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Follow VPR's statehouse coverage, featuring Pete Hirschfeld and Bob Kinzel in our Statehouse Bureau in Montpelier.

Kreis: Consolidation Question

I’m constantly telling my graduate students there’s no such thing as a stupid question. If you think it’s stupid, I say, it’s probably not just astute – it’s almost certainly the query that gets to the heart of assumptions that deserve to be examined if only someone had the courage. So now I’m gonna take my own advice.My question concerns the education reform bill now working its way through the Legislature. Some proponents of this bill say we need it to address a looming crisis in the funding of public education. Here’s my question: What crisis?

The assumption here is that because per-student spending is going up, and student enrollments are going down, we need to do something. Close small schools. Consolidate districts. No more tax dollars to send our kids out of state for high school. That sort of thing.

In a way, my stupid question doesn’t require much courage. That’s because I’m actually not the first person to ask it in public. In January, Paul Cillo of the Public Assets Institute went before the House Education Committee and posed the exact same query.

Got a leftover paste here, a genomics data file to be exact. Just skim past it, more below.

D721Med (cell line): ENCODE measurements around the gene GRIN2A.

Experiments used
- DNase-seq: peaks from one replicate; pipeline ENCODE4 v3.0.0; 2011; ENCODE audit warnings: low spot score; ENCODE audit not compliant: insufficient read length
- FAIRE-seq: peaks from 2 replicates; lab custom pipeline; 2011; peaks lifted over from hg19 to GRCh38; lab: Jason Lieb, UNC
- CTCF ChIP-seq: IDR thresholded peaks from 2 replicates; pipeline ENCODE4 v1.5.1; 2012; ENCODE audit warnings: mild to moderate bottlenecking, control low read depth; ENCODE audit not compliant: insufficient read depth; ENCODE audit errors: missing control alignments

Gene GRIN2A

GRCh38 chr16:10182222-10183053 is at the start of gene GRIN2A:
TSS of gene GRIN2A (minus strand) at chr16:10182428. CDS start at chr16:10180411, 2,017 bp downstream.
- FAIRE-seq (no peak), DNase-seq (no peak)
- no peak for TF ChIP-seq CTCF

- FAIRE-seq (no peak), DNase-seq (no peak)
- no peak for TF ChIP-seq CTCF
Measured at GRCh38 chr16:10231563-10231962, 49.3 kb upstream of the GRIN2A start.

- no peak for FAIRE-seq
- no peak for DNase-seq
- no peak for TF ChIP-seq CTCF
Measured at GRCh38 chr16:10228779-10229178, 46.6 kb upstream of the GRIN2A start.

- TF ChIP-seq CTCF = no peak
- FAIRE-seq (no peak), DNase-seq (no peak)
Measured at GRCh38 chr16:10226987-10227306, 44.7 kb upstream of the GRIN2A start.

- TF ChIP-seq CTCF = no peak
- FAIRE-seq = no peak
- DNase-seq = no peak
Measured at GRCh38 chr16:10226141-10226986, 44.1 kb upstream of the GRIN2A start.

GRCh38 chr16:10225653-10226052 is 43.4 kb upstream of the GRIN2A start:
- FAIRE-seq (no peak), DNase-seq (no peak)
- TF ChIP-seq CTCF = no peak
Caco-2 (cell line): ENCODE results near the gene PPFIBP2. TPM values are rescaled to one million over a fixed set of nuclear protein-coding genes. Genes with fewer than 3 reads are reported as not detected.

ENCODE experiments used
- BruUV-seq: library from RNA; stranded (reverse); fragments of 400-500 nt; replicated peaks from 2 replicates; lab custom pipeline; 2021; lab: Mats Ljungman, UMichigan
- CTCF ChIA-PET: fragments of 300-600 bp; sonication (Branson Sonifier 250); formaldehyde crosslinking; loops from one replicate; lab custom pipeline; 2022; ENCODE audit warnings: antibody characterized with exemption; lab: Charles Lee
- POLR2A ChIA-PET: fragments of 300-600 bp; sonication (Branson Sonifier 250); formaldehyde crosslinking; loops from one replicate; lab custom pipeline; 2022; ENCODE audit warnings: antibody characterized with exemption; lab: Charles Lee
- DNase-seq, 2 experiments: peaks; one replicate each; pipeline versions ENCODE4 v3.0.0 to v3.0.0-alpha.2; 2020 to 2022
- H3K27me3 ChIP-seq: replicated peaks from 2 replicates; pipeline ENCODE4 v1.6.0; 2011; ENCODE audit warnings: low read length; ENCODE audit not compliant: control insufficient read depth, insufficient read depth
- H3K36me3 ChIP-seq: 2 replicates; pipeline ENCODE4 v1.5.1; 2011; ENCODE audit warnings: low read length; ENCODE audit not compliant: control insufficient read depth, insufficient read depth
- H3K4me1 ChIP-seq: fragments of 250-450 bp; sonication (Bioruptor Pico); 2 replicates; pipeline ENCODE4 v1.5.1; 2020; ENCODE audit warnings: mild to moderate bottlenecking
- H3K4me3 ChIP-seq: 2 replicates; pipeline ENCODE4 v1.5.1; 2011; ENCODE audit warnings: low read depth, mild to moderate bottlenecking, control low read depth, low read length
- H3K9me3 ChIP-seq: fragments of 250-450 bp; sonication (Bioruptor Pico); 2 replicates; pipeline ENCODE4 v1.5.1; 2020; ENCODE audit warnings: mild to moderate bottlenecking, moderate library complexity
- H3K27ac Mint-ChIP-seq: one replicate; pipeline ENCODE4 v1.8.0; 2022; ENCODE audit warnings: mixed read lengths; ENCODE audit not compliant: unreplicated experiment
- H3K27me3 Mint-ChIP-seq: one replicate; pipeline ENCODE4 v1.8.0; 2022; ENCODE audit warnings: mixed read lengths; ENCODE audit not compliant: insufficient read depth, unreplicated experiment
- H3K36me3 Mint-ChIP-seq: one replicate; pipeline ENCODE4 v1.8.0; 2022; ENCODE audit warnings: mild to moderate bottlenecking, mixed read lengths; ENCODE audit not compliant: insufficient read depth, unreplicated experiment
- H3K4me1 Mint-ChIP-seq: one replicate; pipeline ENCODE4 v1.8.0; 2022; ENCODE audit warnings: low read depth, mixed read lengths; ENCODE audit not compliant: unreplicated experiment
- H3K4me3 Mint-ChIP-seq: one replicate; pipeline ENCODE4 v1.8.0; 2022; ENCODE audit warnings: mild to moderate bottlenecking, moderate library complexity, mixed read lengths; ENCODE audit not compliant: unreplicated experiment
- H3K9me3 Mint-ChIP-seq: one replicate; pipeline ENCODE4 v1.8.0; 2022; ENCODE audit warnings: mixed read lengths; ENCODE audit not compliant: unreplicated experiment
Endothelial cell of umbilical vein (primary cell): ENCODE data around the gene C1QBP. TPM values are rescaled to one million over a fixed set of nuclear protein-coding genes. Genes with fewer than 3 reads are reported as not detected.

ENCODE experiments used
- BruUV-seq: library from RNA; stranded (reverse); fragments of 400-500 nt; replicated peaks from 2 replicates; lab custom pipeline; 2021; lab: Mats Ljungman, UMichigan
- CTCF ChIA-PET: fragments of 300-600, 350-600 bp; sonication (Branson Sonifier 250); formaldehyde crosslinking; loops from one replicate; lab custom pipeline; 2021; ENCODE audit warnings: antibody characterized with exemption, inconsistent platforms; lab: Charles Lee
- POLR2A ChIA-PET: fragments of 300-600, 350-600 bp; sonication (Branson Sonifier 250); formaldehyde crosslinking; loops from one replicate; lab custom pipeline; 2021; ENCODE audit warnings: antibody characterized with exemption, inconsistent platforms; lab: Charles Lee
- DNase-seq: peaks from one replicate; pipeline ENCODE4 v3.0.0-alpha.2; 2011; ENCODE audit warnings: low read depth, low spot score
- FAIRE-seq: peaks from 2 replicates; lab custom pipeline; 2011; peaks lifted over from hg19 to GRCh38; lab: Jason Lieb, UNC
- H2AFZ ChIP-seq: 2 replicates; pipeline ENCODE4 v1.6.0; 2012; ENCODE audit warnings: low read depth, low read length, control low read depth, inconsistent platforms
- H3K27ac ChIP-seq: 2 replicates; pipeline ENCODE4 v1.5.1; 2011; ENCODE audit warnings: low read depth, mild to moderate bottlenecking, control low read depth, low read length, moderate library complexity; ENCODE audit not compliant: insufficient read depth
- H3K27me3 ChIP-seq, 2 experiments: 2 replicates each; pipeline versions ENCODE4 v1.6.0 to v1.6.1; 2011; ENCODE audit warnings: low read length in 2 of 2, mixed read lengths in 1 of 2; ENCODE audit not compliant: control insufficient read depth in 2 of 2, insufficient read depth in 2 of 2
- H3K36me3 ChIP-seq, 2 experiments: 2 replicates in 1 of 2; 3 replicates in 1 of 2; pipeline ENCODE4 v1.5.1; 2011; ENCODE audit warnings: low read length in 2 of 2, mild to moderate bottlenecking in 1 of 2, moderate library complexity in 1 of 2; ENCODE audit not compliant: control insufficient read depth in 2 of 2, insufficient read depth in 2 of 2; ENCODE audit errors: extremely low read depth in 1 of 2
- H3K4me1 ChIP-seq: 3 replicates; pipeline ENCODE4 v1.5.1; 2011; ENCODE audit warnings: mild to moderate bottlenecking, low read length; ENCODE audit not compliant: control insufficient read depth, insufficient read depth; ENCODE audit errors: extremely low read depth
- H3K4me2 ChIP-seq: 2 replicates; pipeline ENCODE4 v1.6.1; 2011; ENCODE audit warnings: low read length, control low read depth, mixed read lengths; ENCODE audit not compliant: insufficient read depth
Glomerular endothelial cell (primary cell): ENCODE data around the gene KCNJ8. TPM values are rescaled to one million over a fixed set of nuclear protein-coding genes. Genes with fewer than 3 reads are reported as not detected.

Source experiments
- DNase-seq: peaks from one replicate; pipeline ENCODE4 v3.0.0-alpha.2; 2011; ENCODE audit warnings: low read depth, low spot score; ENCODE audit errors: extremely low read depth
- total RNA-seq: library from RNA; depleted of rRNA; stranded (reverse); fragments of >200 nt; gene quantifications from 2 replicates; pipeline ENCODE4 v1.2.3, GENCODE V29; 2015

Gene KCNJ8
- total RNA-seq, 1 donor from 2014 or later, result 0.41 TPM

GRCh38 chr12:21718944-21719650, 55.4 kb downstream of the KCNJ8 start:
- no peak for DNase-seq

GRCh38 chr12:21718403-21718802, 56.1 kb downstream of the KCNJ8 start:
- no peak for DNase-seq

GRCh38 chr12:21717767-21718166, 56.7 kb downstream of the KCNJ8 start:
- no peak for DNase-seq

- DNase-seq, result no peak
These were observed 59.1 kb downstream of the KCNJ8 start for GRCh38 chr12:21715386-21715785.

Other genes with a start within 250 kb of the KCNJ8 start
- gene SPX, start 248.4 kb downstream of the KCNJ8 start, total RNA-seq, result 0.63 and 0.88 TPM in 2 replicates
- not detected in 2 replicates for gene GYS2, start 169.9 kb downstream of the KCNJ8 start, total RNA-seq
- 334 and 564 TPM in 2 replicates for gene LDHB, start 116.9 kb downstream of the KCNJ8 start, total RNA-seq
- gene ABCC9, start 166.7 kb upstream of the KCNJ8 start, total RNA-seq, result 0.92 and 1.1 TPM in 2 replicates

We pay for public education principally through property taxes. But if you adjust property taxes for inflation, there have been no significant increases for five years. Yes, as enrollments decline, per student spending has been going up. But Cillo pointed out that the percentage of our taxes that go toward public education has remained steady for more than 20 years. Likewise, according to Cillo, as a percentage of Vermont’s gross state product, education spending is stable.

The crisis is that we keep asking our schools to do more - then we’re mad when per-student spending goes up. We create economic and social conditions that mean young families can’t afford to stay here - then panic as our student population inevitably declines. We get into a race-to-the-bottom with other states, and we don’t consider the possibility that maybe it’s not such a bad thing that our per-student spending is among the highest in the nation.

I live in Hartland, where forced consolidation might mean the end of our relatively small district: one K-through-8 school and a tuitioning program that means our high schoolers can go almost anywhere. I’m willing to tell my neighbors that this has to go, but only if someone makes the case that education will improve as a result. Otherwise, as far as I can tell, the school consolidation bill is just a solution in search of a problem.